Their son, Richard, had a short spell at shoemaking before embarking on a 40 year career with the post office. The need for homeworkers and factory outworkers met with a decline during the 19th century as factories increasingly took over the manufacturing processes and mechanisation in the industry was complete by the 1890's.

William Henry Weaver's granddaughter was my own gran, Phyllis Grace Geake (nee Weaver). Born in 1916, her connection with shoes was not in the making of them but in the selling. As a young woman she worked in a shoe shop called Leonards.

Footwear continues to play a large part today as our son, Phyllis' great-grandson, is the manager of a shoe store and so the connection with footwear, spanning at least eight generations of our family and four centuries, is still going strong.

Image provided by Classroom Clipart

[Why Workday Wednesday? This phrase has been included in the title in order to take part in Daily Blogging Prompts at Geneabloggers]

[Note: All content on the Hibbitt & Barnes Family History website and blog is copyrighted. Click here for conditions of use.]

Discover Your History magazine - out now!

Category: General

Discover Your History MagazineJust a reminder that the Discover Your History magazine is now available in all good newsagents or you can subscribe online here. Existing subcribers of Your Family History magazine will automatically receive Discover Your History from now on.

Henry James Weaver's story appears on pages 26 and 27.

Thankful Thursday: Those Elevenses Moments

Category: Sharing Memories

Coffee BreakWhen I was a girl, I would sometimes go to Tavistock in the school holidays to stay with my grandparents, William Hellyer Geake & Phyllis Grace Geake (nee Weaver). Grandpa would often be at work so I'd be at home with gran.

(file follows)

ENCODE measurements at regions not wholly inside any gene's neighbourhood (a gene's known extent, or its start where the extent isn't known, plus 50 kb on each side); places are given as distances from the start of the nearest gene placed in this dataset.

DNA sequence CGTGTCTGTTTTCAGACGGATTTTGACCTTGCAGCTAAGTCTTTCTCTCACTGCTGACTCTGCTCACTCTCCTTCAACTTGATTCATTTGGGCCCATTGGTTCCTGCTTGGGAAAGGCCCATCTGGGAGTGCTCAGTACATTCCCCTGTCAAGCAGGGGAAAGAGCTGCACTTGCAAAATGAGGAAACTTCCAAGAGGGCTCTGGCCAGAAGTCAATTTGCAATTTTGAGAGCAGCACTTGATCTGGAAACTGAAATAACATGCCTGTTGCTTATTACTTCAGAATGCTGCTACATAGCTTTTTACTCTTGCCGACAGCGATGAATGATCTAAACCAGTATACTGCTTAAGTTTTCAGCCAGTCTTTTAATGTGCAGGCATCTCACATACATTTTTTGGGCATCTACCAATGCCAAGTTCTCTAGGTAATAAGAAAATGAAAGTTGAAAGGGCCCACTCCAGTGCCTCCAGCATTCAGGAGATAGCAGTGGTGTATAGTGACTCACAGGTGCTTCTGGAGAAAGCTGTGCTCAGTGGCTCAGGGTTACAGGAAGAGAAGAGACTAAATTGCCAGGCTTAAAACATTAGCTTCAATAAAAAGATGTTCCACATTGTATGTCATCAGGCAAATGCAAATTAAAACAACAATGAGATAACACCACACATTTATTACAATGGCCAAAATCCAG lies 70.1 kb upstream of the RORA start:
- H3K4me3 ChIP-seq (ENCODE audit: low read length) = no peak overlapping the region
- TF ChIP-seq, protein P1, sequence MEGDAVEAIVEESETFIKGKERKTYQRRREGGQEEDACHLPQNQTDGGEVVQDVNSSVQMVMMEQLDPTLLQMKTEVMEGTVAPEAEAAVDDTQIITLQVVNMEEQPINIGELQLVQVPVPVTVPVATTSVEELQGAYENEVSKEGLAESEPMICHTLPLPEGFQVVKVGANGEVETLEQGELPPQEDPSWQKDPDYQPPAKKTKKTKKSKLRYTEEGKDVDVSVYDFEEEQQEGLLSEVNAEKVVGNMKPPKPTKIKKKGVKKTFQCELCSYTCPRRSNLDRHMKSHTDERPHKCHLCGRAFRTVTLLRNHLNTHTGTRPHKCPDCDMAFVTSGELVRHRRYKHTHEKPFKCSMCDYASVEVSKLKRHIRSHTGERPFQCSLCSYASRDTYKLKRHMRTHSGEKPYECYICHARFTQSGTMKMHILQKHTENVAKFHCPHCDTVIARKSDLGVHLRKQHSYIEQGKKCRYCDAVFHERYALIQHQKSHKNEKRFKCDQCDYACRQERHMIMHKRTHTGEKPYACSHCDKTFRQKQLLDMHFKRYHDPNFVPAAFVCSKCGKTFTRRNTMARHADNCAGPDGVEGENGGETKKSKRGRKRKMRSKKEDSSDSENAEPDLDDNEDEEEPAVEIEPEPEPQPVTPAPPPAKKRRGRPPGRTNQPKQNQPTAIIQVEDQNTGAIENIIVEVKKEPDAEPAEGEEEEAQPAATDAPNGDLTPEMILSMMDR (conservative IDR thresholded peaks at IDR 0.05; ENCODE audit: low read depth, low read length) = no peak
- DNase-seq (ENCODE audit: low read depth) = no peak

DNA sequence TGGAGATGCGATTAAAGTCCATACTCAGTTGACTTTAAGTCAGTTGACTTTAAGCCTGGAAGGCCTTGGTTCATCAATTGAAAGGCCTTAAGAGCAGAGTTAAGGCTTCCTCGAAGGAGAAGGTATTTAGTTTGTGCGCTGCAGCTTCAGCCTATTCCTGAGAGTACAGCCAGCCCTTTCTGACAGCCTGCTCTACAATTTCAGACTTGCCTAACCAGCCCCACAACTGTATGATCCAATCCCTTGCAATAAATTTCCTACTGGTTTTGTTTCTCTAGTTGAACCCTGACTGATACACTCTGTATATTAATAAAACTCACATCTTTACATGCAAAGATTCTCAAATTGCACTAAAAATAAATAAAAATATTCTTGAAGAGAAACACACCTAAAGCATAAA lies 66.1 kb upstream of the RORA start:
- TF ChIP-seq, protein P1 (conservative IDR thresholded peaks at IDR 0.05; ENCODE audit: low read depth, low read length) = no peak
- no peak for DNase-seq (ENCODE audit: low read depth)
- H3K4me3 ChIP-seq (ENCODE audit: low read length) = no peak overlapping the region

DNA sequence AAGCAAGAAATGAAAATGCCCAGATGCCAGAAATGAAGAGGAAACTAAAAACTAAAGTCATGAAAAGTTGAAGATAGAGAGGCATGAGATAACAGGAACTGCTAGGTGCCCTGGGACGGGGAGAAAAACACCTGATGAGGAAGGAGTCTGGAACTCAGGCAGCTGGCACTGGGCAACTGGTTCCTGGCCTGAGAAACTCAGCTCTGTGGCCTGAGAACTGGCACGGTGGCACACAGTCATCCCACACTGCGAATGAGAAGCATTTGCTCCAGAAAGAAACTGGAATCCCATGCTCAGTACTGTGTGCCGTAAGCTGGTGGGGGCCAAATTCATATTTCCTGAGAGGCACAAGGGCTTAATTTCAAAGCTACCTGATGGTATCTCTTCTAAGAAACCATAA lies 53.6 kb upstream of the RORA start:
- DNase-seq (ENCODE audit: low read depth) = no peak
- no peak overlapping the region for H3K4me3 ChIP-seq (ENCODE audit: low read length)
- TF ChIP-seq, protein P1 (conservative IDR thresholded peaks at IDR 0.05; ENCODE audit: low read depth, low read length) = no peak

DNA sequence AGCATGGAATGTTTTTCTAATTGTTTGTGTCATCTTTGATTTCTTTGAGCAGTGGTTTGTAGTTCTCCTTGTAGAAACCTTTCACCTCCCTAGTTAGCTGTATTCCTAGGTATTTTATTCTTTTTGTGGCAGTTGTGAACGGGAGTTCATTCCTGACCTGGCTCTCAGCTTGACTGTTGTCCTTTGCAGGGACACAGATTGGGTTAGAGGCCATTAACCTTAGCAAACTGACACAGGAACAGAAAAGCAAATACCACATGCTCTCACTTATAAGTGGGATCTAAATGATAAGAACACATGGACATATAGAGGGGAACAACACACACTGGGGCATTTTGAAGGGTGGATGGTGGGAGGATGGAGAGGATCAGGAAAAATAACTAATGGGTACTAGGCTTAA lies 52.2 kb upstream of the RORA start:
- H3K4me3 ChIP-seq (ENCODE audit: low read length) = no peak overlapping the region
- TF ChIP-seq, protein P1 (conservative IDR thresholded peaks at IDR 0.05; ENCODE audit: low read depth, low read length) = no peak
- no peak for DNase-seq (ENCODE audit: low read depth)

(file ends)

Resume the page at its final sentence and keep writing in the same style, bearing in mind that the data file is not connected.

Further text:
One of the highlights of the day was Elevenses. Mid-morning, gran would stop whatever she was doing and sit down with me with a cup of coffee and I'd have a cocoa or some other hot drink. A biscuit or two and a game of cards would often crop up too.

It wasn't for the refreshments that Elevenses was so special (nice as they were) but this was my time with my gran and that was what made it so special.

[Why Thankful Thursday? This phrase has been included in the title in order to take part in Daily Blogging Prompts at Geneabloggers]

[Note: All content on the Hibbitt Family History website and blog is copyrighted. Click here for conditions of use.]

Site Updates - Surnames: Feaston, Tyeth, Clarke, Oliver

Category: What's New at Hibbitt.org.uk

Hibbitt Family Tree section

Place names: Launceston in Cornwall, Upton Park and Kilburn in London.



[Note: All content on the Hibbitt & Barnes Family History website and blog is copyrighted. Click here for conditions of use.]

Military Monday: Great-grandfather's wartime story is published

Category: Sharing Memories

Exciting news! I was recently invited to write a few articles about my family history research for the Discover Your History magazine, a brand new publication due to be launched on 5th September. Published each month, the magazine will focus on family and social history and all aspects of heritage.

My first article is appearing in the first issue and tells the story of my great-grandfather, Henry James Weaver, who was accidentally killed during the First World War.